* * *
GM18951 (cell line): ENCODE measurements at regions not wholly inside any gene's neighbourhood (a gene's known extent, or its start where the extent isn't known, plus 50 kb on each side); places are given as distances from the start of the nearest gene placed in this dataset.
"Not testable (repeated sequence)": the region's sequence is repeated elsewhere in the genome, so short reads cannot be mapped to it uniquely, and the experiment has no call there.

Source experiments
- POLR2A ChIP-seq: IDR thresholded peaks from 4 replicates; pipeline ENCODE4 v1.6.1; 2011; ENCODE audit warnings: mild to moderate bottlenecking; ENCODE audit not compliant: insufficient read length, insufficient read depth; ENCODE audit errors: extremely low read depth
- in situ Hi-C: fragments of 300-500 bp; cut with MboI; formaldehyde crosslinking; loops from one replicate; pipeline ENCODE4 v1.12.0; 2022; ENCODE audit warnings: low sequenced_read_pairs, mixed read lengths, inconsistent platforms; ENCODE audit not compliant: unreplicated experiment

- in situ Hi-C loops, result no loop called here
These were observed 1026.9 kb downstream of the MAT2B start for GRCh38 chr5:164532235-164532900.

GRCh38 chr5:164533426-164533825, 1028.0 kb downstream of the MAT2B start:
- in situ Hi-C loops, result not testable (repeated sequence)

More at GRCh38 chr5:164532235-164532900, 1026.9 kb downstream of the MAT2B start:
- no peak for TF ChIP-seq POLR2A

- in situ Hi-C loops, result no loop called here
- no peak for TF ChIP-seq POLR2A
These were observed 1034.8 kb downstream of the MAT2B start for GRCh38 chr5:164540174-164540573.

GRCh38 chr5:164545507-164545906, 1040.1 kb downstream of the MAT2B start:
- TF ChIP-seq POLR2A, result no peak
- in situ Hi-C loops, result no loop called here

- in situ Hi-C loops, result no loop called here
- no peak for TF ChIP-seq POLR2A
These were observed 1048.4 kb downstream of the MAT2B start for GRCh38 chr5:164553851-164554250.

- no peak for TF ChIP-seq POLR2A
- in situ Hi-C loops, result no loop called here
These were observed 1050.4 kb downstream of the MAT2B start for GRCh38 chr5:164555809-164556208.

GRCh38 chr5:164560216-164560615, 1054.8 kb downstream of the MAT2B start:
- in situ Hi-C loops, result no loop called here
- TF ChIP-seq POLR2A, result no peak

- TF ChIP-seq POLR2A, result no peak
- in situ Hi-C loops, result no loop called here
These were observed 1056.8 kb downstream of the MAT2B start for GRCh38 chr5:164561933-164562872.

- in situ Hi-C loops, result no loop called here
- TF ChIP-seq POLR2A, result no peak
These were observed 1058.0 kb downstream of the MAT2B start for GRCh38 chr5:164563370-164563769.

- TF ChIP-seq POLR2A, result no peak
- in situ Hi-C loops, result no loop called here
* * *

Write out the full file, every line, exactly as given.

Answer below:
GM18951 (cell line): ENCODE measurements at regions not wholly inside any gene's neighbourhood (a gene's known extent, or its start where the extent isn't known, plus 50 kb on each side); places are given as distances from the start of the nearest gene placed in this dataset.
"Not testable (repeated sequence)": the region's sequence is repeated elsewhere in the genome, so short reads cannot be mapped to it uniquely, and the experiment has no call there.

Source experiments
- POLR2A ChIP-seq: IDR thresholded peaks from 4 replicates; pipeline ENCODE4 v1.6.1; 2011; ENCODE audit warnings: mild to moderate bottlenecking; ENCODE audit not compliant: insufficient read length, insufficient read depth; ENCODE audit errors: extremely low read depth
- in situ Hi-C: fragments of 300-500 bp; cut with MboI; formaldehyde crosslinking; loops from one replicate; pipeline ENCODE4 v1.12.0; 2022; ENCODE audit warnings: low sequenced_read_pairs, mixed read lengths, inconsistent platforms; ENCODE audit not compliant: unreplicated experiment

- in situ Hi-C loops, result no loop called here
These were observed 1026.9 kb downstream of the MAT2B start for GRCh38 chr5:164532235-164532900.

GRCh38 chr5:164533426-164533825, 1028.0 kb downstream of the MAT2B start:
- in situ Hi-C loops, result not testable (repeated sequence)

More at GRCh38 chr5:164532235-164532900, 1026.9 kb downstream of the MAT2B start:
- no peak for TF ChIP-seq POLR2A

- in situ Hi-C loops, result no loop called here
- no peak for TF ChIP-seq POLR2A
These were observed 1034.8 kb downstream of the MAT2B start for GRCh38 chr5:164540174-164540573.

GRCh38 chr5:164545507-164545906, 1040.1 kb downstream of the MAT2B start:
- TF ChIP-seq POLR2A, result no peak
- in situ Hi-C loops, result no loop called here

- in situ Hi-C loops, result no loop called here
- no peak for TF ChIP-seq POLR2A
These were observed 1048.4 kb downstream of the MAT2B start for GRCh38 chr5:164553851-164554250.

- no peak for TF ChIP-seq POLR2A
- in situ Hi-C loops, result no loop called here
These were observed 1050.4 kb downstream of the MAT2B start for GRCh38 chr5:164555809-164556208.

GRCh38 chr5:164560216-164560615, 1054.8 kb downstream of the MAT2B start:
- in situ Hi-C loops, result no loop called here
- TF ChIP-seq POLR2A, result no peak

- TF ChIP-seq POLR2A, result no peak
- in situ Hi-C loops, result no loop called here
These were observed 1056.8 kb downstream of the MAT2B start for GRCh38 chr5:164561933-164562872.

- in situ Hi-C loops, result no loop called here
- TF ChIP-seq POLR2A, result no peak
These were observed 1058.0 kb downstream of the MAT2B start for GRCh38 chr5:164563370-164563769.

- TF ChIP-seq POLR2A, result no peak
- in situ Hi-C loops, result no loop called here